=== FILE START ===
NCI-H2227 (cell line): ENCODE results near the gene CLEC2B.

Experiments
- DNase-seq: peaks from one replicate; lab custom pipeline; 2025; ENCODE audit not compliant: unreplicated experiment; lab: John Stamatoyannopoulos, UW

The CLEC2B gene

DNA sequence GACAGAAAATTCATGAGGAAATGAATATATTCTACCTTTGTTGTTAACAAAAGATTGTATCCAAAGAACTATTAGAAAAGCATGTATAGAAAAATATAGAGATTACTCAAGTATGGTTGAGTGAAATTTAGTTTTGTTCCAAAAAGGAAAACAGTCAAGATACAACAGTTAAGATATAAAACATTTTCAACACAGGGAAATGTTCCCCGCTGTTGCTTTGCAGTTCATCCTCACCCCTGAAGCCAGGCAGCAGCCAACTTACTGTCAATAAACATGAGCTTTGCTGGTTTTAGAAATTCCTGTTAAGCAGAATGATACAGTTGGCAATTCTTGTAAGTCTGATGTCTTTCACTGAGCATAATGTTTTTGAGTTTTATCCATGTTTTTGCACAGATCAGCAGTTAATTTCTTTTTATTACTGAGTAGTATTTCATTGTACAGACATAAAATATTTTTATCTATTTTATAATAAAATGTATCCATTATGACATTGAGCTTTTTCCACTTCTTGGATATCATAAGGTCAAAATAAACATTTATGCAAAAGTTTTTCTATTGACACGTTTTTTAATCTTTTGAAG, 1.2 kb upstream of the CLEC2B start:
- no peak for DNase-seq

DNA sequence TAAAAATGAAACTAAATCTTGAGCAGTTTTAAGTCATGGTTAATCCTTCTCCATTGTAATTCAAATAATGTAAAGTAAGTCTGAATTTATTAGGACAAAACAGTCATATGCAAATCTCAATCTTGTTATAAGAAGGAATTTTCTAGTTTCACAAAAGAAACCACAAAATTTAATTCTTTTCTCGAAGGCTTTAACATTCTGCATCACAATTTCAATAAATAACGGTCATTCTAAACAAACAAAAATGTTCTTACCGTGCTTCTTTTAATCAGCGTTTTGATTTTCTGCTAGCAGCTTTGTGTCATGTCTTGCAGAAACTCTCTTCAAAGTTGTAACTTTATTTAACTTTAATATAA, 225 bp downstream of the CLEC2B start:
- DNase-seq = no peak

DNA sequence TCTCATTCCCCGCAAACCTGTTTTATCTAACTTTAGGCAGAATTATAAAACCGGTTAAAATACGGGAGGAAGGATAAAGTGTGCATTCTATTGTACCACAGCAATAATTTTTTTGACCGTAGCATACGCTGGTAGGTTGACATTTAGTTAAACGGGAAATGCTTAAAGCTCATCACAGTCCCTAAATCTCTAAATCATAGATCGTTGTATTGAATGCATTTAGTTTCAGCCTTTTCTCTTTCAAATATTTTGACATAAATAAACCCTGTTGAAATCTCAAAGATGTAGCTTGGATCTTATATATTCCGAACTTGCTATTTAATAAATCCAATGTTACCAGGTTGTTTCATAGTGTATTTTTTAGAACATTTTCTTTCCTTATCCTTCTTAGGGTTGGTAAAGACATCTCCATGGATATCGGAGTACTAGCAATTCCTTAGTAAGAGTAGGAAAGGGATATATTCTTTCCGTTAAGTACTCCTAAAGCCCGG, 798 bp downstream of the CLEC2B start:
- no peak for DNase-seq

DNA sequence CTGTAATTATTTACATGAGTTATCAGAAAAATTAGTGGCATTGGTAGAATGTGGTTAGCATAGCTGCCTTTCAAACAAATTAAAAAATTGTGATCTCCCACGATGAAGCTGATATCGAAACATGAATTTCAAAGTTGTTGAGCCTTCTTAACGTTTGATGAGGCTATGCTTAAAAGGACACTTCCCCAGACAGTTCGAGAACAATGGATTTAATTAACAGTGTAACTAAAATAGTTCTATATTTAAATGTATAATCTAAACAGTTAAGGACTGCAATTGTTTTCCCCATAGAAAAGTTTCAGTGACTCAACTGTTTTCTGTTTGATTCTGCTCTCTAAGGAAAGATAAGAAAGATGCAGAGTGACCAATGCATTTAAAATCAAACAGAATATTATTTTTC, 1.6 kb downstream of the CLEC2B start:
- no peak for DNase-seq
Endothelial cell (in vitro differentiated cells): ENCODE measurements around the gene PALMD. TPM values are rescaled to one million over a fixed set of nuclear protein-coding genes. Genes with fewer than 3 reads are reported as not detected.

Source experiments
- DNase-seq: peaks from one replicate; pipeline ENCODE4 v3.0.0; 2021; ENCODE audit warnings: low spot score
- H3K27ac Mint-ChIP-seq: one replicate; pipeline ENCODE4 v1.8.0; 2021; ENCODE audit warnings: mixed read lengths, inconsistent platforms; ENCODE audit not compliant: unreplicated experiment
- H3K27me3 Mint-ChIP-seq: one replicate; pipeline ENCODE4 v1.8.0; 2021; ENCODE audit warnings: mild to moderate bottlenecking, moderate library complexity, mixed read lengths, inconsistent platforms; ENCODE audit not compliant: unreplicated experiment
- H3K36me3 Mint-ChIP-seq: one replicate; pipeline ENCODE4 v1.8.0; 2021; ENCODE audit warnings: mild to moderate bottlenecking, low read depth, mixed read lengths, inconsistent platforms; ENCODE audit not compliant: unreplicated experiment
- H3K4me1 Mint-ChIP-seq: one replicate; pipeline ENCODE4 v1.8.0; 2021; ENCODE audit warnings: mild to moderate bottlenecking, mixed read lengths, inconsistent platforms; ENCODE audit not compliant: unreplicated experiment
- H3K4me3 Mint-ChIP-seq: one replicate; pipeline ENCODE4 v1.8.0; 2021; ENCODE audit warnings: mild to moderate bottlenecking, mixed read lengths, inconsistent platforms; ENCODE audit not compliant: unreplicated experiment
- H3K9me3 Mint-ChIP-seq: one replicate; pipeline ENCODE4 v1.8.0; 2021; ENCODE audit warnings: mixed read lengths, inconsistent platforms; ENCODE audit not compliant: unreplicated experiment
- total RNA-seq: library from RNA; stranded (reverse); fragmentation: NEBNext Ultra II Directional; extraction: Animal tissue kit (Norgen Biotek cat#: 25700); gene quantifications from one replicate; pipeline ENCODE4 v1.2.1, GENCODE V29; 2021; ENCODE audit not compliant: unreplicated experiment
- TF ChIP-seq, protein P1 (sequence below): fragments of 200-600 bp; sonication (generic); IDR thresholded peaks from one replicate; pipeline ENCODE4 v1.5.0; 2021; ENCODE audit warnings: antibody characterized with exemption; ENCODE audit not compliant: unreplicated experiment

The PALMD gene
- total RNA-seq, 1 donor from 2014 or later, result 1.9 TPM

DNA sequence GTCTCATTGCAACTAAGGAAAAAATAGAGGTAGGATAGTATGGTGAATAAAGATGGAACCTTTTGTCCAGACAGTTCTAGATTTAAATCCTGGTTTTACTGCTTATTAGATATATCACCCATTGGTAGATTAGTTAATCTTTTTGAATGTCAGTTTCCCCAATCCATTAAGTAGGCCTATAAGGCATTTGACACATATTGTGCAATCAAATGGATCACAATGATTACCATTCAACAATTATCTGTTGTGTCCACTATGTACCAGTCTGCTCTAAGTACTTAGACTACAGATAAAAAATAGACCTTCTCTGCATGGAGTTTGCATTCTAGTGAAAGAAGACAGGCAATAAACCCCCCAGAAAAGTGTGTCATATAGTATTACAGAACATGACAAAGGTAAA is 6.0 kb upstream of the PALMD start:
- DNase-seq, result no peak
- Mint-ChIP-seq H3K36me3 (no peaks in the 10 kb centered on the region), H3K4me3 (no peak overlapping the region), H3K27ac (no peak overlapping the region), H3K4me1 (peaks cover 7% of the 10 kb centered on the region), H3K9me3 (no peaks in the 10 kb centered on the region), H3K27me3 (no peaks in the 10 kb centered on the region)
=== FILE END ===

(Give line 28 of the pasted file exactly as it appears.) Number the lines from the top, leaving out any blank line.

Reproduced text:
- Mint-ChIP-seq H3K36me3 (no peaks in the 10 kb centered on the region), H3K4me3 (no peak overlapping the region), H3K27ac (no peak overlapping the region), H3K4me1 (peaks cover 7% of the 10 kb centered on the region), H3K9me3 (no peaks in the 10 kb centered on the region), H3K27me3 (no peaks in the 10 kb centered on the region)